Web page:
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  June 13, 2004

New Yorkers Do Not Deserve a Headache
By Mayor Michael R. Bloomberg

Noise is the number one quality-of-life complaint in New York City. Last month, an average of more than 1,000 noise complaints came into our 3-1-1 hotline each day. Most complaints about noise are not frivolous. Blasting stereos, honking horns, and ear-splitting jackhammers can ruin a good night’s sleep and diminish our quality of life. They can also increase our stress levels and lead to unnecessary arguments and altercations. That’s why, a few days ago, our administration unveiled a plan to bring the City’s noise code – which hasn’t been updated in 32 years – into the 21st Century.

Now, we recognize that there’s a balancing act required on this issue. Noise is the inevitable byproduct of our working, thriving city. Our goal is to turn down the volume of noise complaints, while at the same time allowing construction, entertainment, and other business activities to go on in ways that are not as disruptive to New Yorkers.

For instance, we want to encourage the vibrant nightlife that makes New York the fun and exciting city it is. But even in the city that never sleeps, we all need some rest now and then. That’s why we’re proposing to provide clubs that are first-time offenders of the noise code with an option: they can use the money they would have to pay in fines to instead fix their noise problems, which might mean installing more noise-proof insulation. We worked with the nightlife industry to arrive at this consensus solution, and we’re pleased to have their support. We also achieved consensus with the construction industry. Under our proposal, we’ll work together to establish noise management plans. These would, for example, incorporate more use of portable noise barriers and “noise blankets” on power equipment. We’ll also explore cutting back on permits for major construction at night and on weekends in residential areas.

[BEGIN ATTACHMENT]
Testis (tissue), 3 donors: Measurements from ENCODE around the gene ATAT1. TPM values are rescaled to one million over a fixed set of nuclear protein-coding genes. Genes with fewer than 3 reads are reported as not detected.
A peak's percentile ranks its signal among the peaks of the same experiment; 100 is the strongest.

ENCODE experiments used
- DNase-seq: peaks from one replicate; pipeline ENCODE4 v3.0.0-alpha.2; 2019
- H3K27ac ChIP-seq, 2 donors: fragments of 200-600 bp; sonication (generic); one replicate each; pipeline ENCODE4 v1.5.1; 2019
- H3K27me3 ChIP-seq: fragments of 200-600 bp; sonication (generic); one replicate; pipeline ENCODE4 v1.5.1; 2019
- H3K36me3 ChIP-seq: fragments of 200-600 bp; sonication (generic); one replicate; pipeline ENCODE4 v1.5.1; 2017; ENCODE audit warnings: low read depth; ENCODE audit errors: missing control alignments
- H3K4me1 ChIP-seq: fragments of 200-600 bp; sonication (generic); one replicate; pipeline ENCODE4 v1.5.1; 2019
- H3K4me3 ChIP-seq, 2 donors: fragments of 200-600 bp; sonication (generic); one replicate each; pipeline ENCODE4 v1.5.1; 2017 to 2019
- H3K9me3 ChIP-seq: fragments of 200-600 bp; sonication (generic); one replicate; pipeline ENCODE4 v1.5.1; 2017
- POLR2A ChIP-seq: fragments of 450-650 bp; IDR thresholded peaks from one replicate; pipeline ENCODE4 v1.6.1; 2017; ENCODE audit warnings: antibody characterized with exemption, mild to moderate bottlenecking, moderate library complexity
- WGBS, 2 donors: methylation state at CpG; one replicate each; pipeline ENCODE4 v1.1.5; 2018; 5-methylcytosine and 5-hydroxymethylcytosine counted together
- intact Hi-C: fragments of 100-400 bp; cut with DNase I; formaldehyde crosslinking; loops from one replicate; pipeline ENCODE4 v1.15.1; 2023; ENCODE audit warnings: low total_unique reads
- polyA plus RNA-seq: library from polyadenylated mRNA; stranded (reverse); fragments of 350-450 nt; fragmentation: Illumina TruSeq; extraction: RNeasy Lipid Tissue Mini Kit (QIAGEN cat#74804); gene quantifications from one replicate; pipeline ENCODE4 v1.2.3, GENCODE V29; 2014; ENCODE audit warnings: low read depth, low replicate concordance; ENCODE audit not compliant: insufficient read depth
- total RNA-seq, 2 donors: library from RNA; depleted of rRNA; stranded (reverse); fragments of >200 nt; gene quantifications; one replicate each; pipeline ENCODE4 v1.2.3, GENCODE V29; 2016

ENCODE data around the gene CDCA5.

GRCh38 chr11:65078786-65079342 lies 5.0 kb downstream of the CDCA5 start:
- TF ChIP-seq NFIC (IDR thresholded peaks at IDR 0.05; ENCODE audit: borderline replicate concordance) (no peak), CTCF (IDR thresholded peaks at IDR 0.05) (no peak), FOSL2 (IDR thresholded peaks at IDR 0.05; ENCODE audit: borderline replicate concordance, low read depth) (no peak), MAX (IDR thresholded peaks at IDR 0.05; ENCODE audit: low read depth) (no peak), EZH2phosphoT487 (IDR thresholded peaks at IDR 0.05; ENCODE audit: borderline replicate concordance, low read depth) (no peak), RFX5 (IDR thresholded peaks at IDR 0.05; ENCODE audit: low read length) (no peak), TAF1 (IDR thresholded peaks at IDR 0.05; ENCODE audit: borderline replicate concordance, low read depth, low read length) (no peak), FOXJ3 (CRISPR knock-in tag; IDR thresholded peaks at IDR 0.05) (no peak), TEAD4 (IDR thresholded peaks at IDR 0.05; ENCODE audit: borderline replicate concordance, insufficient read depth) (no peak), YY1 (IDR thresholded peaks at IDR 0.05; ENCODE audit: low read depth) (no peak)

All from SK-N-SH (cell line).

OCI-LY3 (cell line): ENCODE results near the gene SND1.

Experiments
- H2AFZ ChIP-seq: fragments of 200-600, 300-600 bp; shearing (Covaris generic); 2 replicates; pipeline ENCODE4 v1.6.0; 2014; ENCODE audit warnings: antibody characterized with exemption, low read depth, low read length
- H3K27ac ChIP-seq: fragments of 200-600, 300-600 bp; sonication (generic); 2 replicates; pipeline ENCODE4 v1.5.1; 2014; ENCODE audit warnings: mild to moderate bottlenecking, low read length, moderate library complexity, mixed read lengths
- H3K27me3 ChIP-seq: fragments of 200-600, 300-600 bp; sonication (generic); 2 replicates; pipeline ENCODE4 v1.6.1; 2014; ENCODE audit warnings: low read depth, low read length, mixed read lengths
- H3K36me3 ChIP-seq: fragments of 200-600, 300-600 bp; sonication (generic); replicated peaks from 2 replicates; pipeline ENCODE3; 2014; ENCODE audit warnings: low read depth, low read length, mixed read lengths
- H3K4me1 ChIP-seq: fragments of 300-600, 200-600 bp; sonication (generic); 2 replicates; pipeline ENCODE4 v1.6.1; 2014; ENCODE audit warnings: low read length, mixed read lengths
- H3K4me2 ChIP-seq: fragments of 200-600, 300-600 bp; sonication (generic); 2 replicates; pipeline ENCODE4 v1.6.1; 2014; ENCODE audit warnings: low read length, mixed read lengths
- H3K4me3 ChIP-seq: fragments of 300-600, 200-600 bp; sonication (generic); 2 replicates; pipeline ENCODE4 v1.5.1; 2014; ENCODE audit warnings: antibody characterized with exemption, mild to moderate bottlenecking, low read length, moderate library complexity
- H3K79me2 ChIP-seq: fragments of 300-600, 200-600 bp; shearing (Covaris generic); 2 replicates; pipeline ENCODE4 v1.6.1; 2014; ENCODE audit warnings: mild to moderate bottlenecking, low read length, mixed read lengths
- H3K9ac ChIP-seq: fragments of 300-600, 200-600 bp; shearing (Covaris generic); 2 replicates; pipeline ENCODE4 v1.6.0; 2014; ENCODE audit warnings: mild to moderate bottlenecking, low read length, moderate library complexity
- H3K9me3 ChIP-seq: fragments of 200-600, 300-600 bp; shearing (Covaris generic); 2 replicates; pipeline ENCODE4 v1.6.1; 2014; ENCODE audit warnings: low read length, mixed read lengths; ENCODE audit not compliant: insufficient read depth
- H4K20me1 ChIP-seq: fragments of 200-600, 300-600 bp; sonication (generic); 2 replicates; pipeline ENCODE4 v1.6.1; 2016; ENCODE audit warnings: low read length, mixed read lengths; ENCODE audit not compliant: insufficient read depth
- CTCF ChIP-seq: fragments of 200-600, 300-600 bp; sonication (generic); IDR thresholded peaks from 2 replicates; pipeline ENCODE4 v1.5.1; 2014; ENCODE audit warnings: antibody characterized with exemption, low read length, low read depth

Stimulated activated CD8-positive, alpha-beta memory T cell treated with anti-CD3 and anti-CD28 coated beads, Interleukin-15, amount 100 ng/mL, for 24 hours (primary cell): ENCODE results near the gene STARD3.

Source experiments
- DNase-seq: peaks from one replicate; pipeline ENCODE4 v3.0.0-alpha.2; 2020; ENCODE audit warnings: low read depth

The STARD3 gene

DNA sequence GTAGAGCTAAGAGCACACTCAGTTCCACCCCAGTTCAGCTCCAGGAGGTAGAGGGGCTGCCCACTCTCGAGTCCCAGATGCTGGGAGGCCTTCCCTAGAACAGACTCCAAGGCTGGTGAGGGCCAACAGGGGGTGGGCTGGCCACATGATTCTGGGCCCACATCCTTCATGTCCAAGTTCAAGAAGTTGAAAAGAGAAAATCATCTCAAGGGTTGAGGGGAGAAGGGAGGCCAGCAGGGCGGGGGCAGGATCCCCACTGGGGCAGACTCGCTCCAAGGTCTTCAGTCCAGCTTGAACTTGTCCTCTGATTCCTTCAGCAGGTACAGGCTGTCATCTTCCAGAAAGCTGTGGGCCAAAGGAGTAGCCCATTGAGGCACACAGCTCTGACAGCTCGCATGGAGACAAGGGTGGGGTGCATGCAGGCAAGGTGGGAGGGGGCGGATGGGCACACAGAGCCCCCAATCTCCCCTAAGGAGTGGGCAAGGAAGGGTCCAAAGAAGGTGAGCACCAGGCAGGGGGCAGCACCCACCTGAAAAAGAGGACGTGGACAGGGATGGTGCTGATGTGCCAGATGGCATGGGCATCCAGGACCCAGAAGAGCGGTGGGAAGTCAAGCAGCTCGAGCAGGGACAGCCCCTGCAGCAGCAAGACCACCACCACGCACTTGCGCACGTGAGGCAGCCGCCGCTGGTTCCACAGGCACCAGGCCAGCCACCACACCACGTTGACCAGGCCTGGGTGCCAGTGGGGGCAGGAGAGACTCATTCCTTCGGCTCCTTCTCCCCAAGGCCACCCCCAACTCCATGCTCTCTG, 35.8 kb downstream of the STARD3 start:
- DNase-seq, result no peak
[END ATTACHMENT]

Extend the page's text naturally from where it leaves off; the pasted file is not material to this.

Our proposals would also simplify enforcement against blasting sound systems and dogs that bark continuously. As for ice cream trucks, who doesn’t love them? But a lot of people are annoyed when a truck sits on a corner for hours and blares a jingle over and over again. After receiving many complaints about the trucks – including 243 in the last month alone – we’ve proposed replacing their loud music with a quieter, old-fashioned bell. When the proposal goes to the City Council, public hearings will be held and if better ideas come up, we’ll revise our approach. There’s no reason why New Yorkers can’t enjoy Mister Softee’s delicious ice cream without feeling like he has set up speakers in our living rooms.

We think we’ve struck a balance that is practical and rational. It’s time that New York adopted the same kind of common sense standards that are used in many other cities.

Noise is a fact of life in New York. But we can improve our quality-of-life if we take reasonable steps to reduce excessive noise.